Another Pulitzer Winner Explains Why She Went into PR

Yes, this looks like a trend.

Yesterday we posted on recent Pulitzer Prize winner Rob Kuznia’s decision to leave journalism for public relations before being honored for his work covering corruption in California’s education system for the Daily Breeze.

The reason for his move was simple: local journalism doesn’t pay well enough — and he doesn’t live in Manhattan or The Mission District.

Turns out Kuznia wasn’t the only winner who made that decision — yesterday Natalie Caula Hauff spoke to Charleston, South Carolina’s City Paper about the very same move. ICYMI, Hauff won a much-deserved Pulitzer, along with other members of the Post and Courier editorial staff, for an extended piece called “Till Death Do Us Part” that examined the high rates of domestic violence among South Carolina veterans.

She said:

“It had nothing to do with any issues with the paper, because they’ve been amazing to me. It was just more of a personal decision I made for my future and my family and this stage in my life right now. I wanted to try something new and serve the public in a different way.”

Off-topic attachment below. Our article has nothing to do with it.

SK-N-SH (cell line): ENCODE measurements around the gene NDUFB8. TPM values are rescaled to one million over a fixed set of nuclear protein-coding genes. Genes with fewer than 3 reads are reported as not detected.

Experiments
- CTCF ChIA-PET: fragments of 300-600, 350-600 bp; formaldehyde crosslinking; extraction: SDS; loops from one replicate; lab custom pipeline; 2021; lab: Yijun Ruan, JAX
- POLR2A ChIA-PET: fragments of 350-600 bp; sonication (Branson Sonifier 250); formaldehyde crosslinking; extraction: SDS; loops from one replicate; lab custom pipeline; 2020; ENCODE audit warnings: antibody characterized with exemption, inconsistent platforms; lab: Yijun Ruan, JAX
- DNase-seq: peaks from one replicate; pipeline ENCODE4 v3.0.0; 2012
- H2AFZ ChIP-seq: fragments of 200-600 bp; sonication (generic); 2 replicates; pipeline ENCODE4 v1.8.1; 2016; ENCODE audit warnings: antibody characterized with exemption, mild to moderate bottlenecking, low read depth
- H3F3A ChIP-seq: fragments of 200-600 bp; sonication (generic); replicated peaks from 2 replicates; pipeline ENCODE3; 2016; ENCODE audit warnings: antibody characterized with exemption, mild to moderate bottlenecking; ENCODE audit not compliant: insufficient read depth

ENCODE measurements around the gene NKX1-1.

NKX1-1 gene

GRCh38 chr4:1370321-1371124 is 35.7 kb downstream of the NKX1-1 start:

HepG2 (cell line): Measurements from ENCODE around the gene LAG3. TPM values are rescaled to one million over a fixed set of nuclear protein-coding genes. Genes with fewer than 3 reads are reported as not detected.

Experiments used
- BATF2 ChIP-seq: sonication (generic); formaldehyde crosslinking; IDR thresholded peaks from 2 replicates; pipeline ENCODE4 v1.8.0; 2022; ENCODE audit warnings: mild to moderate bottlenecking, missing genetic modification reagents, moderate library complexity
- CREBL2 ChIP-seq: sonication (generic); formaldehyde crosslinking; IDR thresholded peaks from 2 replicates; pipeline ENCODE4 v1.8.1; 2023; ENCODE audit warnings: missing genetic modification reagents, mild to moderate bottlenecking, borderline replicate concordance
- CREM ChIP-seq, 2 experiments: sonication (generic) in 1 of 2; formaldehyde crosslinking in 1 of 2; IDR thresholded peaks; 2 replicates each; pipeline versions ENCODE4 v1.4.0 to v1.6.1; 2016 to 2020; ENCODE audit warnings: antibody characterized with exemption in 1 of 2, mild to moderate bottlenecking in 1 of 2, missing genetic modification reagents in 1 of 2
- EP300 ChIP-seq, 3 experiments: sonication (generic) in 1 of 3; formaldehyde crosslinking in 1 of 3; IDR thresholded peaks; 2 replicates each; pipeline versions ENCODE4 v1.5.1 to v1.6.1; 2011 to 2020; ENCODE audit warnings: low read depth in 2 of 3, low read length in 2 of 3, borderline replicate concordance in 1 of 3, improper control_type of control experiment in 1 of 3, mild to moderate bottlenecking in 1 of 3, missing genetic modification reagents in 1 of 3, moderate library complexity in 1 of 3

Her answer to the question everyone is asking:

“I know people always think, ‘Oh, it’s because of the money.’ It helped, but it wasn’t the make-or-break at all, for me at least.”

As the City Paper piece notes, however, several P&C editorial staffers left their positions in recent years for PR gigs — and we can all safely assume that they did so, at least in part, for higher pay and a greater work/life balance. One in particular cited “low pay, burnout, and the constant pressure of being asked to do more with less,” to which we say check, check, and check.

Given the fact that this trend story follows the Career Cast survey naming “newspaper journalist” the worst job in America, maybe your media contacts deserve an extra drink this month.

After that, it’s all back to normal.